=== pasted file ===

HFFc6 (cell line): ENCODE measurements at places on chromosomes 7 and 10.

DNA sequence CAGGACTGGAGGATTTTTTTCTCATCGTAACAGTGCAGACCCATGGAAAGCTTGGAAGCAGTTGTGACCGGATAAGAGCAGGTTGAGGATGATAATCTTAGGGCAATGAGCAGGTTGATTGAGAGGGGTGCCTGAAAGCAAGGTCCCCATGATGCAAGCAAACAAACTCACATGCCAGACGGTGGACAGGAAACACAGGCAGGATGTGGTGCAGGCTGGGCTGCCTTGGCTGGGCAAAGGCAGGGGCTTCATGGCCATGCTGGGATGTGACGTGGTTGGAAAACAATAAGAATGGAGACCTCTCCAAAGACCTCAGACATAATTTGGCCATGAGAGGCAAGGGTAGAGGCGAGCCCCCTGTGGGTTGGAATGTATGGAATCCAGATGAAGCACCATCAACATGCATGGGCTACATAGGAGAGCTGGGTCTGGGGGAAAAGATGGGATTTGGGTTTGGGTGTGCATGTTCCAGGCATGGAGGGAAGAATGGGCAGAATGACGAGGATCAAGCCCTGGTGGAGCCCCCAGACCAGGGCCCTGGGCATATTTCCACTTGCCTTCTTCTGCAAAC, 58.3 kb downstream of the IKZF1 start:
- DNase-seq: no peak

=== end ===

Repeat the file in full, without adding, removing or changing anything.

HFFc6 (cell line): ENCODE measurements at places on chromosomes 7 and 10.

DNA sequence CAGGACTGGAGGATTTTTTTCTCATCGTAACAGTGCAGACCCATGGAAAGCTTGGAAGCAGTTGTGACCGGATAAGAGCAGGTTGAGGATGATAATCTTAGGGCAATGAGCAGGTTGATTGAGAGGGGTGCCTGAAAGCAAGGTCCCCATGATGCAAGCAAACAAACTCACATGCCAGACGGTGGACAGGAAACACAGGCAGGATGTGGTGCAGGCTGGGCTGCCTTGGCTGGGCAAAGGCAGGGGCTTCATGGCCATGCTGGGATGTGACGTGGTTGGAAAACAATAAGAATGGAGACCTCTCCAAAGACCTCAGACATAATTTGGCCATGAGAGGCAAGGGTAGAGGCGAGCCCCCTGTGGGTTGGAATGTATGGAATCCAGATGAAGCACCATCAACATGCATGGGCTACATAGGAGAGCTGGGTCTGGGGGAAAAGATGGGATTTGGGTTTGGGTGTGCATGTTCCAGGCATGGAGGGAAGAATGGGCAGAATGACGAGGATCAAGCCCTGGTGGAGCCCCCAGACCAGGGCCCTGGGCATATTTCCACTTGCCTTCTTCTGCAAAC, 58.3 kb downstream of the IKZF1 start:
- DNase-seq: no peak